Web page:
I'm suspecting this may be a newbie question but I -have- to ask...

Can somebody explain in simple terms what are the electromagnetic effects that makes a transformer under small/no load to consume less current on the input ?

In simple terms - well... This is one of the questions where a proper answer is inordinately long compared to the length of the question. Nevertheless, the electromagnetic effects in play here:

First we need the concept of MagnetoMotor Force or MMF for short.

MMF is defined as the intensity of the magnetic field penetrating a closed path. Such a closed path being e.g. a transformer winding. Properly this is formulated in Ampere's law, taking the path integral around the path thus arriving at the intensity. The end result of that integration is what interests us now, and the result is simply:

MMF = Ni, where

N = number of turns in the coil

i = current in the coil conductor

So, instead of being a "true" force in the mechanical sense, the unit of MMF is ampere-turns. This is the "force" driving magnetic induction.

Next, the magnetic flux density B can be calculated. Again, we want to integrate the magnetic field intensity H over the surface area penetrated by that field, multiplied by the magnetic permeability of the medium. The density of the magnetic flux is an important quantity in determining the requirements for the magnetic core material.

Now finally, the voltage resulting from the MMF in a conductor (coil) can be determined from Faraday's law stating that the voltage over a closed path is the product of the flux density over the area enclosed by said path, times the rate of change of the flux density. The resulting voltage in the closed path is known as the ElectroMotor Force or EMF.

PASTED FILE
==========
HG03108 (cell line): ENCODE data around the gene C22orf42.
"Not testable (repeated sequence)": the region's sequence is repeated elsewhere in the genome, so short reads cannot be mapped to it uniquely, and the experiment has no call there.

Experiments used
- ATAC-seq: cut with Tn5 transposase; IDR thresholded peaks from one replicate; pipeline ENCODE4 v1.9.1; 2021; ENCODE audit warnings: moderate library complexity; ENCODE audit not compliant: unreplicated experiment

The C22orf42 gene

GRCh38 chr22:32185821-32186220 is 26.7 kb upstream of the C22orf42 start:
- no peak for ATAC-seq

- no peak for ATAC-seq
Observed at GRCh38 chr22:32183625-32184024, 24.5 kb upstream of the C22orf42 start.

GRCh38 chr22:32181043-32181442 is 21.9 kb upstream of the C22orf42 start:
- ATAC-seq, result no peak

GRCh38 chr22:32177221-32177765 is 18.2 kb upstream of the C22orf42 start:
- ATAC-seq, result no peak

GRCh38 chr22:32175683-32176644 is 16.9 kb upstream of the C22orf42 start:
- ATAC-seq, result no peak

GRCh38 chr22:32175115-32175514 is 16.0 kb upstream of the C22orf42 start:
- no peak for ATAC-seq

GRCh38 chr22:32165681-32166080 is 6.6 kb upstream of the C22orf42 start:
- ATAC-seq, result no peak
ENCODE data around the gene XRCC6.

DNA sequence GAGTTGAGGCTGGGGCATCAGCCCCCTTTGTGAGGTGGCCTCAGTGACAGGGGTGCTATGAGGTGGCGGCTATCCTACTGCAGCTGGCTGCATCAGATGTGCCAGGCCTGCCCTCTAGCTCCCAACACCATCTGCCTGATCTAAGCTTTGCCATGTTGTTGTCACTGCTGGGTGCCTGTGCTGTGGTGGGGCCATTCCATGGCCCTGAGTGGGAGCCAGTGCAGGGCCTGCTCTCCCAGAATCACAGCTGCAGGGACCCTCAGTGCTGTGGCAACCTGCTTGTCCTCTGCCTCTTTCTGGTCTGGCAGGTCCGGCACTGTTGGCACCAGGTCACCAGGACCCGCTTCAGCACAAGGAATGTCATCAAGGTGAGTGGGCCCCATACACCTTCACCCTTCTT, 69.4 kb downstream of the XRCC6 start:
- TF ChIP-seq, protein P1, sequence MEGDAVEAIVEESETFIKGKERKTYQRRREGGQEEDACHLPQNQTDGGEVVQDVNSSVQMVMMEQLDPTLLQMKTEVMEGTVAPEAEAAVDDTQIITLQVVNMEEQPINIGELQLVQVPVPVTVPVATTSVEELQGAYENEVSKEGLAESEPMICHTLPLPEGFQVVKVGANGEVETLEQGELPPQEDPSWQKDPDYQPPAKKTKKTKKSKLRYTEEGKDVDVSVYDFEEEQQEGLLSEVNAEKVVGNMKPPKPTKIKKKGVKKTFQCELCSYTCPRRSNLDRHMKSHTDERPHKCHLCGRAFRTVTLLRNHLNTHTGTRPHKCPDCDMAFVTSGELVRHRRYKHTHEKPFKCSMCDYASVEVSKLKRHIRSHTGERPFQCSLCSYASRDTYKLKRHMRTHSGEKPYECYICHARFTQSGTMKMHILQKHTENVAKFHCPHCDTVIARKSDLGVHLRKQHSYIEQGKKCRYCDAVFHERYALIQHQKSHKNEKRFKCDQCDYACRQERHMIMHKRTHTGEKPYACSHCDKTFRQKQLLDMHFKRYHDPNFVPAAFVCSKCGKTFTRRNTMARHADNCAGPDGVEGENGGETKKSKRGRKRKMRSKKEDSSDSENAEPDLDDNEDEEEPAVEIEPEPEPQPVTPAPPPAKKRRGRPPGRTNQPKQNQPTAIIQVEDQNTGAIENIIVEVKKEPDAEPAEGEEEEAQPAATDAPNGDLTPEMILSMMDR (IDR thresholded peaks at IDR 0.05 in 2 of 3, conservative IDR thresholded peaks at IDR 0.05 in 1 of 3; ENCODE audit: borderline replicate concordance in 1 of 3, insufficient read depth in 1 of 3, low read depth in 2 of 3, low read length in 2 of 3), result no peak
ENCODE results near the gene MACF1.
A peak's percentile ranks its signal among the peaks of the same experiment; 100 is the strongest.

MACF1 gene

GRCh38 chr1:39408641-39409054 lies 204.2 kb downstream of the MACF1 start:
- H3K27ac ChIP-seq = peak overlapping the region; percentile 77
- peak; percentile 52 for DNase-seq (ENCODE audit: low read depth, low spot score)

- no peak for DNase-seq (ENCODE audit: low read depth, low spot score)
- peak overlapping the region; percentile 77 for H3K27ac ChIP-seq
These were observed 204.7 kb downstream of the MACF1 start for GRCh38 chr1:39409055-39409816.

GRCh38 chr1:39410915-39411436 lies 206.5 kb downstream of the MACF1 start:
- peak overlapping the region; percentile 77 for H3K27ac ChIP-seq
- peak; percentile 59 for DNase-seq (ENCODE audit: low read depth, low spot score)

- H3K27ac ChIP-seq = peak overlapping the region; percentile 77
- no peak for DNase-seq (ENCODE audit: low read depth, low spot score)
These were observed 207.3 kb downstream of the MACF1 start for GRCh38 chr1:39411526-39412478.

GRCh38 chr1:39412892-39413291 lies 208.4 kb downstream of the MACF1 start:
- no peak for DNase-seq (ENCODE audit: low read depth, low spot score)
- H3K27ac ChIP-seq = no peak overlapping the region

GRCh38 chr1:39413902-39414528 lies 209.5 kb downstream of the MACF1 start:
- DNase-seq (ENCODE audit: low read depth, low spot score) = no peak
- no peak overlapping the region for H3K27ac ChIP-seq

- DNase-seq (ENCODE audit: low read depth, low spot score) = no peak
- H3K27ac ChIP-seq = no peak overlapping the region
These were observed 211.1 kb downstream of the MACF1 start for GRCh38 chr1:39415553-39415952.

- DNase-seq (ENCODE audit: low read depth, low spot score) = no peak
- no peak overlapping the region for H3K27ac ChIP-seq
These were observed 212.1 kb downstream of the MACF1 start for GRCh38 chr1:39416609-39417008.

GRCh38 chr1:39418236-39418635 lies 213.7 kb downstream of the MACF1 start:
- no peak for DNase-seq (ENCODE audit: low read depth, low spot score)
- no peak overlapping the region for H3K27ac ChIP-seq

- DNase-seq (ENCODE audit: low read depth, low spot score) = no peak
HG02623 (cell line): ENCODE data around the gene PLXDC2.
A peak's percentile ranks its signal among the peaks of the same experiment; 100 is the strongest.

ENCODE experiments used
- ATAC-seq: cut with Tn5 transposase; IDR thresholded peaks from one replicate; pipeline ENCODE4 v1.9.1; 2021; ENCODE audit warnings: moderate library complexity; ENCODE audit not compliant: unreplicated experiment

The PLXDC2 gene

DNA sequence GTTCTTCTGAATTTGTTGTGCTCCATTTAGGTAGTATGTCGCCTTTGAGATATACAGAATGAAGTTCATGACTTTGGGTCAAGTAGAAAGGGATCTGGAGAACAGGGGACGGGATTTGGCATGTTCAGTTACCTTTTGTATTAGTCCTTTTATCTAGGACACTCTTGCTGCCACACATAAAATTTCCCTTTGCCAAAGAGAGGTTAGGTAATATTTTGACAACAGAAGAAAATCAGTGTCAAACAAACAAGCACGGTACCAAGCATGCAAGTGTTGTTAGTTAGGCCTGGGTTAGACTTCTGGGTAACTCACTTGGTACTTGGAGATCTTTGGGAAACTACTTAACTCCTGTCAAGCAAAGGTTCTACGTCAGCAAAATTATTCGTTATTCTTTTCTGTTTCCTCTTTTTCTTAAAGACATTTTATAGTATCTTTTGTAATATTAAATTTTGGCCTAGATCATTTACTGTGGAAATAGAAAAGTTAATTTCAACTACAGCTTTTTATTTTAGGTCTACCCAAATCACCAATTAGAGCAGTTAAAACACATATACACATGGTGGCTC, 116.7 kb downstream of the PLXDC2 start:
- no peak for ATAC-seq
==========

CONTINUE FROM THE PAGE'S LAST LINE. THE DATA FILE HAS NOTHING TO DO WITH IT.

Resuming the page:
Further, Lenz's law talks about the directions of the quantities such that a time-varying flux induces currents in the conductor opposing the original flux. This is the mechanism causing inductive reactance in a conductor.

On to transformers.

Ampere's law states that the sum of MMFs over a closed loop is 0. Thus in an ideal transformer where the primary and secondary share the same magnetic loop, it follows that MMF

_{pri} + MMF

_{sec} = 0. Recalling the unit of MMF we can also write N

_{1}i

_{1} + N

_{2}i

_{2} = 0. From Faraday's law we can rewrite the previous in the form:

U

_{1} = N

_{1} * dPHI/dt, U

_{2} = N

_{2} * dPHI/dt where

U

_{1} = primary EMF

U

_{2} = secondary EMF

PHI = magnetic flux linking the coils

Eliminating common terms, we can write simply U

_{1}/N

_{1} = U

_{2}/N

_{2} and from there

U

_{1}/U

_{2} = N

_{1}/N

_{2}; I

_{1}/I

_{2} = N

_{2}/N

_{1}So, the answer to your specific question was embedded in the middle, in Lenz's law that introduces the opposing magnetic induction. The magnetic flux in the transformer core couples the coils together. Faraday's law states the resulting Electromotor forces (coil voltages), and Ampere's law the Magnetomotor forces (magnetic flux) In case there is a load connected to a secondary coil, the coil will be a consumer of magnetic flux energy. Balancing the equations results in increase of primary current until MMFs over the core loop again cancel out. When the load is disconnected, Lenz's law balances the primary MMF with little primary current.

That's it in a nutshell.

Edit: subscripts for readability.